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Tony Blair

Greasy Pole: Waiting for Poverty

Greasy Pole

Waiting For Poverty
Two years after he set out on his historic drive to eliminate the world's problems, starting with a few in Great Britain, it seems that Tony Blair is not impressing as many people as he would like. True, there is now a new bogeyman threatening to undermine all the humanitarian ambitions of leaders like Blair and Clinton—Milosevic in place of Saddam Hussein—and the bombs fall on Yugoslavia instead of Iraq. True, a different bunch of multi-millionaires now have a Prime Minister fawning on them at receptions and banquets in Number Ten. Was this, then, what the Labour Party meant when they bellowed, in their 1997 election manifesto, that Britain Deserves Better?

Mad Tories and Englishmen

Wonder boy William Hague is off on his travels. His mission—to reassure the Tory faithful, still in a state of shock after the events of May 1997, that there is a flicker of life in the party, that it is not yet time to switch off the bleeping machine by the bedside and tip toe out of the room. It has not been the Tories in just this country, who have received this message from the Intensive Care Unit. None of them, it seems, wherever they are, will be safe from a visit from their floundering leader. Recently, for example, Hague went to see what the Tories in exile in Marbella think about him, the party and life in general.

Editorial: The Cult of Leadership

In 1997 Britain emerged from the dark days of Tory rule, liberated by the Labour Party—their path to victory illuminated by the dazzling smile and radiant glow of sincerity from Tony Blair, who promised "Things Can Only Get Better!" If only the People would trust him to lead them. It was He, and He alone, with his charm and iron-willed leadership, that brought victory to the Labour Party. It was He, and He alone, who could save Britain. It was He, and He alone, who was fit to give us leadership.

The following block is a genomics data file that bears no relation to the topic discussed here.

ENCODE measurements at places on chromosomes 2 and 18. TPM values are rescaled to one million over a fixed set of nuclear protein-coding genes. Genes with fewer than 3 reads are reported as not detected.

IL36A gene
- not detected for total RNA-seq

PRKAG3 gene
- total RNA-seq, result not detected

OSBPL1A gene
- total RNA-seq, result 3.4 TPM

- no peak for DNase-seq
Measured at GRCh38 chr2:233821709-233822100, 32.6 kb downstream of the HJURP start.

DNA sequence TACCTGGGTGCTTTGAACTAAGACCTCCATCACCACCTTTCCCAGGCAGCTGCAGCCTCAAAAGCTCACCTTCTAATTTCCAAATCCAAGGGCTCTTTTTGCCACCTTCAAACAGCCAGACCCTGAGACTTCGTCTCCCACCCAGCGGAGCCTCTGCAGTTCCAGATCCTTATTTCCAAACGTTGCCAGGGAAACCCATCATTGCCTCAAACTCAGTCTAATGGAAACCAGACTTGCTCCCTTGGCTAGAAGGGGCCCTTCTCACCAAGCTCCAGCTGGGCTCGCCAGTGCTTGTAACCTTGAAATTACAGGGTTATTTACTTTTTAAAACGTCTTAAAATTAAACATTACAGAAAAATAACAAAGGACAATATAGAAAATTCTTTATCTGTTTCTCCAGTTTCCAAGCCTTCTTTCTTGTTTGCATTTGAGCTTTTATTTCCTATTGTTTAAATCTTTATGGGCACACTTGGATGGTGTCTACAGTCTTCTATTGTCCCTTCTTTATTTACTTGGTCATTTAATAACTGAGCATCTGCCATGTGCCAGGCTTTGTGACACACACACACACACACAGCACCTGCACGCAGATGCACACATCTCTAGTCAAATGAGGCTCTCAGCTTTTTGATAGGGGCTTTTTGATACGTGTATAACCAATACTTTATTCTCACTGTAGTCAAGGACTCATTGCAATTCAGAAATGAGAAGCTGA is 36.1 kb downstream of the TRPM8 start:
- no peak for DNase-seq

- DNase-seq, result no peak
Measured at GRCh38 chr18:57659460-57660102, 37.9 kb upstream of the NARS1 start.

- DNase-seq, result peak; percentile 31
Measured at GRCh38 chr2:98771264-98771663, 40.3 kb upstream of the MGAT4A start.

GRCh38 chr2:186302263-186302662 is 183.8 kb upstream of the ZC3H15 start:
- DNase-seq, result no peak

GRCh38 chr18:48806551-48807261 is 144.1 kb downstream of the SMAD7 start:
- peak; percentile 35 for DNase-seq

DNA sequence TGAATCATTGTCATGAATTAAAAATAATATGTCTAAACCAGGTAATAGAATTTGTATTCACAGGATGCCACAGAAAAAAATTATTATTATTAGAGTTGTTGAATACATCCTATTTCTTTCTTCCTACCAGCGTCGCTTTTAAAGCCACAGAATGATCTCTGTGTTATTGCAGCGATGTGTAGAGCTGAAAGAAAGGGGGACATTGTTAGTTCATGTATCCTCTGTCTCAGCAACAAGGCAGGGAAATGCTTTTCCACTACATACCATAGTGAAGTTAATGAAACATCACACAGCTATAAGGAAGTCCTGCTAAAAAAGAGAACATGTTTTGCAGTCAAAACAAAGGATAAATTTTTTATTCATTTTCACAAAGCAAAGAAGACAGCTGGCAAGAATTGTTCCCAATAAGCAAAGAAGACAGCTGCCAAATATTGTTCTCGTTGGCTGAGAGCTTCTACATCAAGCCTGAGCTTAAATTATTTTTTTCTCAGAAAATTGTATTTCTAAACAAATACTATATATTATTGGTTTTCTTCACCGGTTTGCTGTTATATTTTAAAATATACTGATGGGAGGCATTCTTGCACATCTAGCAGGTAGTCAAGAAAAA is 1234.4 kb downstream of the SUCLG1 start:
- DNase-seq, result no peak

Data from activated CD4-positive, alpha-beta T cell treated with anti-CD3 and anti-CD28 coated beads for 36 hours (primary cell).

Greasy Pole: Blair's Place in the Sun

Greasy Pole

Blair's Place In the Sun

Just in case he was in any doubt about whether he should have the election soon or wait for a bit, Tony Blair has had some help in making his mind up from the Sun. “It's in the bag Tony. You might as well call the Election now” he was recently urged by that newspaper, apparently on the basis of its less than penetrative analysis of Gordon Brown's budget. Furthermore the Sun, after some dithering, has at last decided about where its readers should put their cross on the fateful day: “Blair gets our support for a second term. Blair has done enough to get our backing” was the message, in appropriately heavy typeface. It was enough to have them punching the air in relief at Number Ten.

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